Sump Pumps 101 - Resource for Homeowners and Contractors
Sump Wells and Discharges
Wells (aka: crock, basin, sump pit or well) serve as the collection basins that house the pump. The two most common types are pictured here. The well on the left has a corrugated body and an easy slip-off lid.
These are typically less preferred as they do not seal the moisture in the well from the surrounding room. They also have predrilled drain hole lines that do not really match the pitch of the drains pipes. Meaning they need to be redrilled. The type on the right is made from a much thicker mold of plastic and has a sealed lid assembly and is much easier to level.
Wells are installed with their tops flush with the floor and generally go to a depth of 22’’ or more. In the installation of french drain systems the wells are commonly perforated to allow for some drainage. If the soil is not mud or clay and is sufficiently filled with gravel then this is a wise technique as the well sits lower than the rest of the drainage and will help to keep the water that much further from the floor. In the presence of much mud or clay extra measures need to be taken to prevent the well from receiving too much debris into the well.
It is not uncommon for sump well to be used for many purposes. Sink drains, HVAC condensation drains, dehumidifier drains, door drains. Many various types of facilities eventually end up here. It is worth note that it is always improper and against code to drain sewage or dirty water into a sump well. It is also improper to discharge a sump well into sewer supply. Draining storm and rain water into sewers is what leads to the sewers being over run in a major storm. This does not mean that this is not done in many older homes as the installer didn’t think it would make much difference. Although en masse it does make a huge difference when 800 homes in a specific are all draining into the sewer drain. This is a common problem in old areas with many older home in a low or flat land area.
This brings us to the discussion of discharge lines.
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A check valve is installed just after the sump to prevent ejected water from returning to the sump well. Check valves only operate in one direction, if it is placed backwards it will not function.
It is not a good idea to discharge water onto a sidewalk or into a sewer. Discharging unto a sidewalk can lead to ice in the winter.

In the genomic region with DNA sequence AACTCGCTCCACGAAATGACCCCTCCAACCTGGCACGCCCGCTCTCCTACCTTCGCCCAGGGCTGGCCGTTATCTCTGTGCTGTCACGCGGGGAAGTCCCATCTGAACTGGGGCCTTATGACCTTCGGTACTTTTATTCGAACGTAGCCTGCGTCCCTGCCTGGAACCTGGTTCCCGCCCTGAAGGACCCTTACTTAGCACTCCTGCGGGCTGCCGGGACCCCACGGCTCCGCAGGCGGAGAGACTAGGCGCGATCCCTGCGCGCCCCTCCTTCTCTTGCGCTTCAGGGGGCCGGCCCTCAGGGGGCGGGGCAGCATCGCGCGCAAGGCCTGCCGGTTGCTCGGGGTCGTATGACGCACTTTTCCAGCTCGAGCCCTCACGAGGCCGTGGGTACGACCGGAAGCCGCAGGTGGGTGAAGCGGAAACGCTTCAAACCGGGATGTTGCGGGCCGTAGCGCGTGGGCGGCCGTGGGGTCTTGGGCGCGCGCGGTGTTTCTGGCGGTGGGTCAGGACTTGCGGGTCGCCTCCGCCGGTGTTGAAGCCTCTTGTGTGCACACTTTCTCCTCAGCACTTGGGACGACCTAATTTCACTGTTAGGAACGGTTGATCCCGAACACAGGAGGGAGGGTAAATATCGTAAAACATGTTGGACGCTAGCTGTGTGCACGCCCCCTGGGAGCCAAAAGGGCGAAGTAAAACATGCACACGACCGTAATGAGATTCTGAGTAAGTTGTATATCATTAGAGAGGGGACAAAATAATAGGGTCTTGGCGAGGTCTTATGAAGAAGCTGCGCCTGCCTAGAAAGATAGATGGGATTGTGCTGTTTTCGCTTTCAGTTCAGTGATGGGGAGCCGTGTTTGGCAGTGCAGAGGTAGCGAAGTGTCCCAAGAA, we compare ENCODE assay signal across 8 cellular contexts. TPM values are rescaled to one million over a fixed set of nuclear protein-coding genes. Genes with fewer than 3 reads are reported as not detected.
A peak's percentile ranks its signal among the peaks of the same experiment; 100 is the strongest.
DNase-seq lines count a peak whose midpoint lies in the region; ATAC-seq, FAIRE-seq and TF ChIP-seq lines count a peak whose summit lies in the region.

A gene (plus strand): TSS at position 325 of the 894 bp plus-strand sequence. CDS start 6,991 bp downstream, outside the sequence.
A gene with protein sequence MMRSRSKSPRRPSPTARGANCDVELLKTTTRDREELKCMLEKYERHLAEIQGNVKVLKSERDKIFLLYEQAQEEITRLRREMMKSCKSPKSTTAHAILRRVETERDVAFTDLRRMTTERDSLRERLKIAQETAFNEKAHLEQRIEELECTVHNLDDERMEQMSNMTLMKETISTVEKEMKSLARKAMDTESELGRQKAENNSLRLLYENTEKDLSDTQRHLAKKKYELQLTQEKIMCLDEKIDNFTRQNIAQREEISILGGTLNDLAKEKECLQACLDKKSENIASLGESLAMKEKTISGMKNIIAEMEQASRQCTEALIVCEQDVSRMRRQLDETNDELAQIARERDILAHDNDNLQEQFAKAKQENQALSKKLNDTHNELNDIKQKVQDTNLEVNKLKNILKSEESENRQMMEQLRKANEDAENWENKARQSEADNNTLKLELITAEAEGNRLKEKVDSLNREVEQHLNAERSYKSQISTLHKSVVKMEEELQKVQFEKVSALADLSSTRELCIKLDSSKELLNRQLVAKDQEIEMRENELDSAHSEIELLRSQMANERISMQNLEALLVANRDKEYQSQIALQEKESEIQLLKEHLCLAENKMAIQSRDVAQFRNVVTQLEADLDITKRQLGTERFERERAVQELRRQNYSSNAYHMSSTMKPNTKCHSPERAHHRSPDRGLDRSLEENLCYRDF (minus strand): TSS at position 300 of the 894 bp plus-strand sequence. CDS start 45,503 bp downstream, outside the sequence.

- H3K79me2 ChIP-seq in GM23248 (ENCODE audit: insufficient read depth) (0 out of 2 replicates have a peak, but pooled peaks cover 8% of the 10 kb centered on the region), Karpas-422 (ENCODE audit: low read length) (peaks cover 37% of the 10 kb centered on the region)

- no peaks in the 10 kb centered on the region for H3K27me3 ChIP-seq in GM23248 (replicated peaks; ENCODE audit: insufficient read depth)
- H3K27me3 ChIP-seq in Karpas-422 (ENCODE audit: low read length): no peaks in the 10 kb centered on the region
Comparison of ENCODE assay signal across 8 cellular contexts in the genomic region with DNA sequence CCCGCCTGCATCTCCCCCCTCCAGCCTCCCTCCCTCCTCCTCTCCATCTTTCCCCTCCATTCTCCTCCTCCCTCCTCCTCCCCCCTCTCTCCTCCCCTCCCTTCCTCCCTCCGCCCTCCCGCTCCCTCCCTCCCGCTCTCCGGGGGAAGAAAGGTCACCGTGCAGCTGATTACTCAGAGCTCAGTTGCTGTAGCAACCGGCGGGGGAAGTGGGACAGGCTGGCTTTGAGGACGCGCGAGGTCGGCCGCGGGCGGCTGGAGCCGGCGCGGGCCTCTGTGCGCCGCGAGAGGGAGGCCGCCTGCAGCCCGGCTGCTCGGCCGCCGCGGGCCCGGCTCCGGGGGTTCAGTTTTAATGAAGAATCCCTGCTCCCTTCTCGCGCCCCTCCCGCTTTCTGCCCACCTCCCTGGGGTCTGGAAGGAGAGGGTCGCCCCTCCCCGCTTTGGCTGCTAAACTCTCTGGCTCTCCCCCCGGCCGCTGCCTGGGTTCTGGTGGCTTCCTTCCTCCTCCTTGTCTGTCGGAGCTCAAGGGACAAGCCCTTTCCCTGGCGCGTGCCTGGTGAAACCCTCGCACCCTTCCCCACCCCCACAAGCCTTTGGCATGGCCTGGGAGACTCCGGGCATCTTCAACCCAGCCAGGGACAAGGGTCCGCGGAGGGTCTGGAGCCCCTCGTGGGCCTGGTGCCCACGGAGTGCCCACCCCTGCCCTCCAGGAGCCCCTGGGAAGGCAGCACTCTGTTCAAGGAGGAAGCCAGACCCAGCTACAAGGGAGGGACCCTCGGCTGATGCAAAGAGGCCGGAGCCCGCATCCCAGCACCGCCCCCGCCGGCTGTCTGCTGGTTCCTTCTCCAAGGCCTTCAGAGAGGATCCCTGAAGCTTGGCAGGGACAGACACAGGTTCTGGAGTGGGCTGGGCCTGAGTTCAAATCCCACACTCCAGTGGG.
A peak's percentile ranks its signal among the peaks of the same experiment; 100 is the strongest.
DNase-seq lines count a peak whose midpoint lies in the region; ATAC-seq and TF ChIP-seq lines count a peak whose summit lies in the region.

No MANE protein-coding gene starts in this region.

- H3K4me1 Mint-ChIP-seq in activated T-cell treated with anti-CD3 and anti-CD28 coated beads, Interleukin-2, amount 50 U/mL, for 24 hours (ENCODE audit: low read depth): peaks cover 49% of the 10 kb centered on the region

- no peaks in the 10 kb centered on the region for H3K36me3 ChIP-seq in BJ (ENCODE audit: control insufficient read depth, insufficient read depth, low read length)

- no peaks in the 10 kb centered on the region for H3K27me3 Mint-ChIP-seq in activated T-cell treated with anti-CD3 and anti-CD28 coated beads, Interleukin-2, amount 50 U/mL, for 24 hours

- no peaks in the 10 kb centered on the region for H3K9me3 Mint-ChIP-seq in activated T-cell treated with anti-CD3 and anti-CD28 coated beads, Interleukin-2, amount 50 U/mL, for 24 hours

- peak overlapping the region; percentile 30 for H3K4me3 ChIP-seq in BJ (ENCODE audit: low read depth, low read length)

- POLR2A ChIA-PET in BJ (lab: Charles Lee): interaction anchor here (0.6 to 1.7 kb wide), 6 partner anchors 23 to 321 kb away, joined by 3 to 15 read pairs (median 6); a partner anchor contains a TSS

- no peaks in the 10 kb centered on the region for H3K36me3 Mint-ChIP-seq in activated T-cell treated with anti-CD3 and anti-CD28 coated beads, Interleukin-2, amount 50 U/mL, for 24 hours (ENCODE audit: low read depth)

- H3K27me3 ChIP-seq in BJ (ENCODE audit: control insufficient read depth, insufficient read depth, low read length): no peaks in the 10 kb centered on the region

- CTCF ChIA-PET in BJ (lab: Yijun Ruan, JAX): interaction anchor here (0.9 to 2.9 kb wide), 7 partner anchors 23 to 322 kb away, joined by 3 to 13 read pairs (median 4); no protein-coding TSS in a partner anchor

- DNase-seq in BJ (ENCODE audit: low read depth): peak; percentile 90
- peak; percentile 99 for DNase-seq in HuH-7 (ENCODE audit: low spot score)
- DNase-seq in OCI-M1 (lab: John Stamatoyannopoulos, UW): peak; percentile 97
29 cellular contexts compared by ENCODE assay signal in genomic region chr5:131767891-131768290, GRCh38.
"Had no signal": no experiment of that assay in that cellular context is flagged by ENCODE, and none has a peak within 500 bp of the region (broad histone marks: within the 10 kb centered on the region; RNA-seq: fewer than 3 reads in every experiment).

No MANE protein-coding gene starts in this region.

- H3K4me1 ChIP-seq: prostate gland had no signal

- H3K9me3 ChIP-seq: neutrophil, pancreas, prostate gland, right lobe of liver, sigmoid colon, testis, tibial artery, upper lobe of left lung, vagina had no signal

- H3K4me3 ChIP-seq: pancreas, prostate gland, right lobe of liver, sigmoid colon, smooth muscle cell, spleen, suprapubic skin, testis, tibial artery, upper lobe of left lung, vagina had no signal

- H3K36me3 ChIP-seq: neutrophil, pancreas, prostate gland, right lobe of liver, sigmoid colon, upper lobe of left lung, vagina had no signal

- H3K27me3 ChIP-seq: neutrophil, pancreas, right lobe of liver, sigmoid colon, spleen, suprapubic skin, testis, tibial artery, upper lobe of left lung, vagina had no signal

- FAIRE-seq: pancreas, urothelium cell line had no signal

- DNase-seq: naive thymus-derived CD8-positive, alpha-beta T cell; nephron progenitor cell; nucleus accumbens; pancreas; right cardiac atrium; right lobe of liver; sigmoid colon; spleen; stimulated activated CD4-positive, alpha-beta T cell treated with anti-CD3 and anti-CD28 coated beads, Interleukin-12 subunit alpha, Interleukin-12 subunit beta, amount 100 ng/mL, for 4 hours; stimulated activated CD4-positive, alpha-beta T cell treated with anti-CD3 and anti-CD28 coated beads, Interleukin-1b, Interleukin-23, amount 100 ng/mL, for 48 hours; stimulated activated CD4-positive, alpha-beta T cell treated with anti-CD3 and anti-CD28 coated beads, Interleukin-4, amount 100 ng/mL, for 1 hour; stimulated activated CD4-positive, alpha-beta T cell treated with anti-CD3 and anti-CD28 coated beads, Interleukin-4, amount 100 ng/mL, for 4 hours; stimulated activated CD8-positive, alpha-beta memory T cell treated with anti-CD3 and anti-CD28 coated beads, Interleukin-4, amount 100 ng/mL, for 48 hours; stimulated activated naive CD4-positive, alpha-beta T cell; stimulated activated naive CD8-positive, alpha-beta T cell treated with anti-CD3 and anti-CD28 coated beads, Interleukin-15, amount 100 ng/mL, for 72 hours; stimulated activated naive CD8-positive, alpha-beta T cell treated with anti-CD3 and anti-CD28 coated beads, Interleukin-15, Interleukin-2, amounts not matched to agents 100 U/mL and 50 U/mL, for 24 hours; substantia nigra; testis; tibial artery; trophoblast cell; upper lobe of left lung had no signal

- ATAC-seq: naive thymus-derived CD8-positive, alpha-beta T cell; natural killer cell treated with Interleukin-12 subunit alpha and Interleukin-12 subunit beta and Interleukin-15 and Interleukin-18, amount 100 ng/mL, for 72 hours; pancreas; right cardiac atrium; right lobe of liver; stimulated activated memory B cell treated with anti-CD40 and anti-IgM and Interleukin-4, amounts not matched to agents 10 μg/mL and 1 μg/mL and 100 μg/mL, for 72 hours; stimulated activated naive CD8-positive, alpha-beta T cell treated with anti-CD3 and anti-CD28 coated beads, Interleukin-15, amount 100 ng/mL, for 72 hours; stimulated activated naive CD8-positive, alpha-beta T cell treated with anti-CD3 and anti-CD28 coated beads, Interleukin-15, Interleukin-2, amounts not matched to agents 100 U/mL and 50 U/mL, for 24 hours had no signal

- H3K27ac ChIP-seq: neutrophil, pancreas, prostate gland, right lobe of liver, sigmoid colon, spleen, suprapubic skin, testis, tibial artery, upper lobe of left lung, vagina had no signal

Discharges ideally should run at least 5-10 ft from the building’s foundation wall. If there is a slope away from the house this distance is much less important. If discharge lines are buried they should be run to a catch basin that allows for the water to over flow out, or to a pop up. These units can be very difficult to install and get them to operate correctly. It takes a lot of experience. And one is always managing frozen water and the sudden rush of water in a big rain.
Discharge lines must pitch away from the pump to stop water from resting in the line and freezing, stagnating, feeding critters etc. The discharge line size relies on the thread on the pump outflow connection. The standard size for sump pump outlet lines are 1.5″ and more rarely 2″. Sometimes you will need to take a pipe that is 2″ and size down it down to 1.5″ to keep the discharge at the same size. .
Catch Basins Or Discharge Wells
These are typically box shaped units that accept water discharged outside versus allowing the water to pour on the ground,patio, sidewalk etc. They allow water to drain further into the nearby soil away from the buidling. This permits the pipe to have a free flow away from the home versus being clogged or backup with mud, snow or ice. The catch basin (picture right) is a ubiquitous tool used to prevent this problem. In areas where the ground freezes below 14’’, like the far north, then a more robust / deeper discharge cavity should be dug and or a different design should be applied. Dry wells are also a possibility. These are pits dug 3+ ft. deep that the discharge enters into the side of. They are then filled with gravel and covered with a filter fabric to slow soil erosion into the pit. A vent pipe is then installed to the surface. The idea here is to get the discharge pipe to discharge farther below possibly frozen earth. Dry wells fail often as they become clogged with earth. It is basically unpreventable as the unit must allow water and even with fabric and stone the silt and mud eventually get through. And so it is that they must be cleaned periodically.
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